Stephen Hawking thought black holes were 'hairy'. New study suggests he was right.

The outer edges of a black hole might be "fuzzy" instead of neat and smooth.

NASA
  • A recent study analyzed observations of gravitational waves, first observed in 2015.
  • The data suggests, according to the researchers, that black holes aren't bounded by smooth event horizons, but rather by a sort of quantum fuzz, which would fit with the idea of Hawking radiation.
  • If confirmed, the findings could help scientists better understand how general relativity fits with quantum mechanics.
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Could ‘Planet 9’ actually be an ancient black hole?

A new paper suggests a primordial black hole may be making things weird at the edge of our solar system.

Image source: Vadim Sadovski /IgorZh/Shutterstock/Big Think
  • Though a Planet 9 has been hypothesized, we can't seem to find it, at least not yet.
  • The strange orbits of distant bodies and weird gravitational anomalies beg for an explanation.
  • Scientists propose a hunt for telltale gamma rays from a primordial black hole.
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NASA observes a black hole feasting on a star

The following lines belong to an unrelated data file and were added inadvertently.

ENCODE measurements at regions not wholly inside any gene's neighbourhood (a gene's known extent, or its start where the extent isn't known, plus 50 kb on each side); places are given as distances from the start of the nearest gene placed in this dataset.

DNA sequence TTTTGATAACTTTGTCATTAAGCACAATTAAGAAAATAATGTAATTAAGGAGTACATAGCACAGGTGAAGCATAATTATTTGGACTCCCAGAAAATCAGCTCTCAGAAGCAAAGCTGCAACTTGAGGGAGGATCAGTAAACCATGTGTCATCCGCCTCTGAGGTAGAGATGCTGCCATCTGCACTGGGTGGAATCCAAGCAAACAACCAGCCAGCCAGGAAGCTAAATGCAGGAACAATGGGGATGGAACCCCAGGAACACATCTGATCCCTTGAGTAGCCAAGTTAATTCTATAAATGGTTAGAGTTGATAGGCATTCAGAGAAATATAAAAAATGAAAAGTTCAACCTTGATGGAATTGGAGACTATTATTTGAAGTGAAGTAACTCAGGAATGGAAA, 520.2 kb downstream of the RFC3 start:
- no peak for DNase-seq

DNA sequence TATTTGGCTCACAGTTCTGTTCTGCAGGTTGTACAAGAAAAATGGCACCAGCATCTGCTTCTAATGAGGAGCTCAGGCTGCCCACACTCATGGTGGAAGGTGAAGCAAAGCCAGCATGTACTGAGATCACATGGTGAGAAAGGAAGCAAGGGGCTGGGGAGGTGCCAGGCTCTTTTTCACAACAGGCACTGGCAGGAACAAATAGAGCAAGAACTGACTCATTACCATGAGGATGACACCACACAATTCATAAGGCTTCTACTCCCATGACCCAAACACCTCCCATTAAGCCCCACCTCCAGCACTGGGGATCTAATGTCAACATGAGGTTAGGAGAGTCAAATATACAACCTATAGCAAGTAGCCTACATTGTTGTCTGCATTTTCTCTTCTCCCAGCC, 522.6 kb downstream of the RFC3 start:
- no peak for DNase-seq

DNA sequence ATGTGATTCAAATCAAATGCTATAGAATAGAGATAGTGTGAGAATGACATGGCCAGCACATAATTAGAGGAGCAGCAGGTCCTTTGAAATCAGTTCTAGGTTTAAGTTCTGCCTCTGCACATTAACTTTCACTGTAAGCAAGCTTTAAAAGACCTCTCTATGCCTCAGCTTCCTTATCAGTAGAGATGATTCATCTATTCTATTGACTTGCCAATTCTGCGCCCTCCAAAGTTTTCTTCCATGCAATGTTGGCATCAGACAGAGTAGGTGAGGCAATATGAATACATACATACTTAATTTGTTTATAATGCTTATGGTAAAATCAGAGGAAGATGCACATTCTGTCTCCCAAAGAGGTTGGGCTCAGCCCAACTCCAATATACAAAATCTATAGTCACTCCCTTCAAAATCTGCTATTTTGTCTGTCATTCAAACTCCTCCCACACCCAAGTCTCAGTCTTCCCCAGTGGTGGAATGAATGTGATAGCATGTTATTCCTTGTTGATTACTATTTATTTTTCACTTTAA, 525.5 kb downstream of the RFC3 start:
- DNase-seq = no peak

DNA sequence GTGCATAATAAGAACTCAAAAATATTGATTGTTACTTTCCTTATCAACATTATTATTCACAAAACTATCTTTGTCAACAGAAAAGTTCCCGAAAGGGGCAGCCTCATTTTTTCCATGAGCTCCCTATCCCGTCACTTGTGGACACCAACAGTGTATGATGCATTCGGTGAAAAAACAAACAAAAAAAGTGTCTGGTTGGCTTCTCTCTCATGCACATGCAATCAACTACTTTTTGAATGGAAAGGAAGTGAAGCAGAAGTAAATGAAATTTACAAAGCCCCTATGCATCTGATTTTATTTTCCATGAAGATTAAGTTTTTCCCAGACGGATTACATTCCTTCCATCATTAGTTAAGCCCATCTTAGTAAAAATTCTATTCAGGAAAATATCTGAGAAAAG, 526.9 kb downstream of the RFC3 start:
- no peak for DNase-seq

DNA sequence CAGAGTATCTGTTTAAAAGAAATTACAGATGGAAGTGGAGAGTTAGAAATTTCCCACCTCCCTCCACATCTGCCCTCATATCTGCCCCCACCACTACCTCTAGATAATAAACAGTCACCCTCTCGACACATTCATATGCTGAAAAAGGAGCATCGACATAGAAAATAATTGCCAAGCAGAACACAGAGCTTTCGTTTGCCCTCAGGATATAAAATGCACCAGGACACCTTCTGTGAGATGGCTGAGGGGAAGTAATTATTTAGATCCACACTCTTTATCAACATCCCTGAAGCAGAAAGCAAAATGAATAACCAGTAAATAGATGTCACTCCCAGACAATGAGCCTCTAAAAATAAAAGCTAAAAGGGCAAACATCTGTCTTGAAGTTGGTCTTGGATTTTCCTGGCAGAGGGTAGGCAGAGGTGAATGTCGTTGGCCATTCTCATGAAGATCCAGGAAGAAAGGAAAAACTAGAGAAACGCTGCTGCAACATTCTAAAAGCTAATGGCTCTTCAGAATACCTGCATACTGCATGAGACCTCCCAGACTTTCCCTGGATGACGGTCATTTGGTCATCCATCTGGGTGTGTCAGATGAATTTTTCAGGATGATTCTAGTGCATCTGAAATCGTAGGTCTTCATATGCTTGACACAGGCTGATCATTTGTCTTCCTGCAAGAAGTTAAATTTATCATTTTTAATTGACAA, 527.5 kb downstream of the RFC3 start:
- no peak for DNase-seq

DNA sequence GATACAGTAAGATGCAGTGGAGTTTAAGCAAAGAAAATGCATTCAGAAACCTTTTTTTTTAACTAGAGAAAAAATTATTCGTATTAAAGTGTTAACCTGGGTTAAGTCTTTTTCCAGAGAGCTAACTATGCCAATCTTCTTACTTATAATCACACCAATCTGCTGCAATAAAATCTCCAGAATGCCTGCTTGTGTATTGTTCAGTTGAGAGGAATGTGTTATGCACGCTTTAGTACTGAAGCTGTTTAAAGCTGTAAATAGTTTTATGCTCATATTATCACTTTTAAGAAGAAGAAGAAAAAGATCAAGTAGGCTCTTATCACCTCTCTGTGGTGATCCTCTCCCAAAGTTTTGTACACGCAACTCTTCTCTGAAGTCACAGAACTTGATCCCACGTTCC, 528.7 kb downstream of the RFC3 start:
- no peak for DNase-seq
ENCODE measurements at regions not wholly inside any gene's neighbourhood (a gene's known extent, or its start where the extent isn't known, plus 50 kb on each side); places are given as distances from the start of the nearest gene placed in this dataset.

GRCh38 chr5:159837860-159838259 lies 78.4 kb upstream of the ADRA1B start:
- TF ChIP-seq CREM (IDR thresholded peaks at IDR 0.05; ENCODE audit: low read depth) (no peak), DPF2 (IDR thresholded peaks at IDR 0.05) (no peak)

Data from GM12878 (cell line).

The TESS satellite captures rare images of a cataclysmic event in a faraway galaxy.

  • TESS, a NASA planet-hunting satellite takes images of a black hole shredding apart a star.
  • This phenomenon, called a tidal disruption event, is very rare.
  • The star was the size of our sun.
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3 stunning ways Earth and spacetime could be destroyed

A well-known cosmologist comes out with very stark warnings about particle accelerators.

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  • Respected astrophysicist Martin Reese has serious misgivings about the safety of the Large Hadron Collider.
  • The collider could destroy us in 3 different ways, warns Reese.
  • Despite the dangers, innovation should continue but with caution.
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Why the 4th Gravitational Wave Is a “New Window on the Universe”

LIGO and Virgo reveal a gravitational wave was detected on two different continents. Here's what that means and why it matters.

A black hole devouring a neutron star. By Dana Berry/NASA.

The twin Laser Interferometer Gravitational-Wave Observatory (LIGO) is a collaborative effort. It’s basically a group of scientists who use specialized equipment to study gravitational waves. There are currently two such observatories in the US, one in Hanford, Washington and the other in Livingston, Louisiana. They use an interferometer, or a laser-based instrument, to detect even the minutest ripples in space-time as it relates to gravitational waves. The instrument is so delicate, it can pick up distortions one proton in width.  

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